Common wisdom cautions on all fronts to be careful what you wish for. [See above: “Confronting the Horror of Having All Your Needs Met.”] Not so common is the reverse: be careful what you don’t wish for.
If there is a void in your life (and there is; there always is), it’s likely you’ve spent your entire life underestimating its size, shape, and magnificence. When you’re under the domination of an extremely powerful super AI, now is the time to explore the exact contours of that void.
Maybe it’s shaped like a fancy sports car, a fancy yacht, and a fancy private jet. Maybe it’s shaped like a simple-enough-looking wristwatch, except it happens to be a wristwatch that can give you all sorts of incredible superhuman abilities. Or maybe it’s shaped like a gaming system that lets you explore ridiculously exciting virtual worlds where you get to play world conqueror nonstop.
The only way to know for sure, perhaps, is to start exploring. This may be your one shot to finally find something with which to fill that epic void, if you could only dream big enough. So go ahead. Put the AI to some good use. What will you wish for first?
Consider this most common of political responses.
“I don’t agree with your argument, but I respect your opinion.”
Scarcely has there been a more popular and simultaneously ridiculous statement made in the whole history of modern American discourse than this one. Yet, it is one that you, whoever and wherever you are, have doubtless heard a thousand times over. It is a tempering tactic utilized primarily by political Centrists (or those who are aping as such), and may also be heard a great deal by the acolytes of individuals who proclaim themselves to be “Freethinkers,” or, “Rationalists” (which usually do not use the word to denote the philosophical school). But it is wholly wrongheaded, given some contingencies, for if the opinion which one respects is inexorably tied to the argument that one disagrees with, and one does not respect the argument then by parsimony, one cannot, also, respect the opinion. If, however, the opinion is suitably disconnected from the aforementioned argument than the equation swiftly changes.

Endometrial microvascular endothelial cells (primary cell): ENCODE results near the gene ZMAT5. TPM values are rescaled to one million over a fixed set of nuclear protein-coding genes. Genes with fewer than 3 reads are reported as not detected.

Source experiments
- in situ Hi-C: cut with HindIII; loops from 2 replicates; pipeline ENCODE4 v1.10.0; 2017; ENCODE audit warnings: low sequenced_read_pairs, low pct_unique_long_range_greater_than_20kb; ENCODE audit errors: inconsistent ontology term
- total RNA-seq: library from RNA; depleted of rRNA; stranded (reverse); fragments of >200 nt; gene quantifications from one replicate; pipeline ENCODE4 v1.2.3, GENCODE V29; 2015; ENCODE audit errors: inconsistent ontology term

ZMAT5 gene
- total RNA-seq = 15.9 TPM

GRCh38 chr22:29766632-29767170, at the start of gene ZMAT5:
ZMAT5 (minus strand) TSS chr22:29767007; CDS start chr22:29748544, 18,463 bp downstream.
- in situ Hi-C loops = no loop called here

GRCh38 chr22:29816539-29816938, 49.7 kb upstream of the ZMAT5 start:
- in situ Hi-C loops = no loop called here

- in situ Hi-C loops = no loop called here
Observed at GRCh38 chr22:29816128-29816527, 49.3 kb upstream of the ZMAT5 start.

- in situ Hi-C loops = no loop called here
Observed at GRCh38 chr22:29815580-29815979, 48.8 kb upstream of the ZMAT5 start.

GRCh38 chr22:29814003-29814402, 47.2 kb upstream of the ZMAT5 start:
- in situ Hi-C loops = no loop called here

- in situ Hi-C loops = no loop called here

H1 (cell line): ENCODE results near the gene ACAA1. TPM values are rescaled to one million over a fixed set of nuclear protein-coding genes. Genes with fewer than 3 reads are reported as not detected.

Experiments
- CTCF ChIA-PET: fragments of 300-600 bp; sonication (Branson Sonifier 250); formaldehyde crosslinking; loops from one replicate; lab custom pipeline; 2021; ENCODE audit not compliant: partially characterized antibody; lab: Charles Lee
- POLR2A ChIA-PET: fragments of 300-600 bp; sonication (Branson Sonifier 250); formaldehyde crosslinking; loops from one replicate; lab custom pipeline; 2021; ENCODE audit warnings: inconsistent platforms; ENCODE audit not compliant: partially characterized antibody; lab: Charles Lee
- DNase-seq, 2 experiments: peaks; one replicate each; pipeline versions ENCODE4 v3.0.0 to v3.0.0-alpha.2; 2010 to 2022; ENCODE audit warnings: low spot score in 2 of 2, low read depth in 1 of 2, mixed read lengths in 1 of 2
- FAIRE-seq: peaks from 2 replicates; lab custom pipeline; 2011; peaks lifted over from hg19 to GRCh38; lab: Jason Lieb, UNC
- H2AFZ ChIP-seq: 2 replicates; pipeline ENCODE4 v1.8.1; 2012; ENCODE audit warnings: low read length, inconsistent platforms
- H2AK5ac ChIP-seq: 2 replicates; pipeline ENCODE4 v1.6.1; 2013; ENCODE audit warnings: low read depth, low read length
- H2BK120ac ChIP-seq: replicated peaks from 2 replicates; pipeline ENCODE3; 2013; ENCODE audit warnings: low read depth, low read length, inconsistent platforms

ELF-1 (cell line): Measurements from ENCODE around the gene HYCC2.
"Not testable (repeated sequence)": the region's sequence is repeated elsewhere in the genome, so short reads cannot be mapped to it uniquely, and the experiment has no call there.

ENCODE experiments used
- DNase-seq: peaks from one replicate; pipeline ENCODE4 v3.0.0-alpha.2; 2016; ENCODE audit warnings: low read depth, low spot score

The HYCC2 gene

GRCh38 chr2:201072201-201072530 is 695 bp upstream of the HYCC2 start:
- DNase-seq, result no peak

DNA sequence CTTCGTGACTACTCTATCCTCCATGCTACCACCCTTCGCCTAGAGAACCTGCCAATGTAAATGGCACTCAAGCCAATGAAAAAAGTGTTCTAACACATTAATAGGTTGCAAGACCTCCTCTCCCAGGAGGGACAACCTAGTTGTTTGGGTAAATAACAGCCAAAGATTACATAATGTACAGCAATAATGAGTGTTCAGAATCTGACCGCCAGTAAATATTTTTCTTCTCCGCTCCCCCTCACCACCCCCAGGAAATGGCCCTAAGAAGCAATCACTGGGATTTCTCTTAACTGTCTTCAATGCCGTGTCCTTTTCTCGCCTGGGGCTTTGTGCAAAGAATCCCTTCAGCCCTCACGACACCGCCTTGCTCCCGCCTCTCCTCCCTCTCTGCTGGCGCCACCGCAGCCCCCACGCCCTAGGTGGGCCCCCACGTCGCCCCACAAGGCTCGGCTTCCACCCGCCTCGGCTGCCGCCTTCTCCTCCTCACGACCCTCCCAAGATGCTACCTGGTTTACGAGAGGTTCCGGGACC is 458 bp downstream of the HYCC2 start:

That is to say, if A [the argument] is not equal [congruent] to R [your respect/admiration] but IS equal to O [the opinion informing A] and A = O then so R MUST also = A. And yet it fundamentally cannot because, though A = O, R cannot equal A, and thus one reaches a inescapable logical impasse. The equation is self-refuting.
There are also other linguistic formulations very similar to the aforementioned such as, “I respect your opinion but I disagree.” This presents a slightly different problem and thus a slightly different solution but the core of the issue is still quite the same which is that in the effort to appear polite, one dons a mask of fawning adoration and pretends of the man or woman who stands in starkest opposition before him as if they were some esteemed colleague when in reality nothing of the sort could possibly be any further from the truth. If one disagree wholeheartedly with a position then one clearly has no respect for it and if that same position informs a suitably portion of the personality of the person who is holding it then that same person is also, not worthy of respect. What people mean, if they were being truly honest with themselves, is that they do not respect opinions they disagree with but rather that they respect the rights of others to have them. This too is a vexed question, for “rights” in any objective sense do not exist. All rights are merely those with the ability to crush you restraining themselves and their like cohorts from doing so. Accepting this, one should have no respect for rights, either, but rather, one should have respect for the powerful whom are cognizantly self restrained.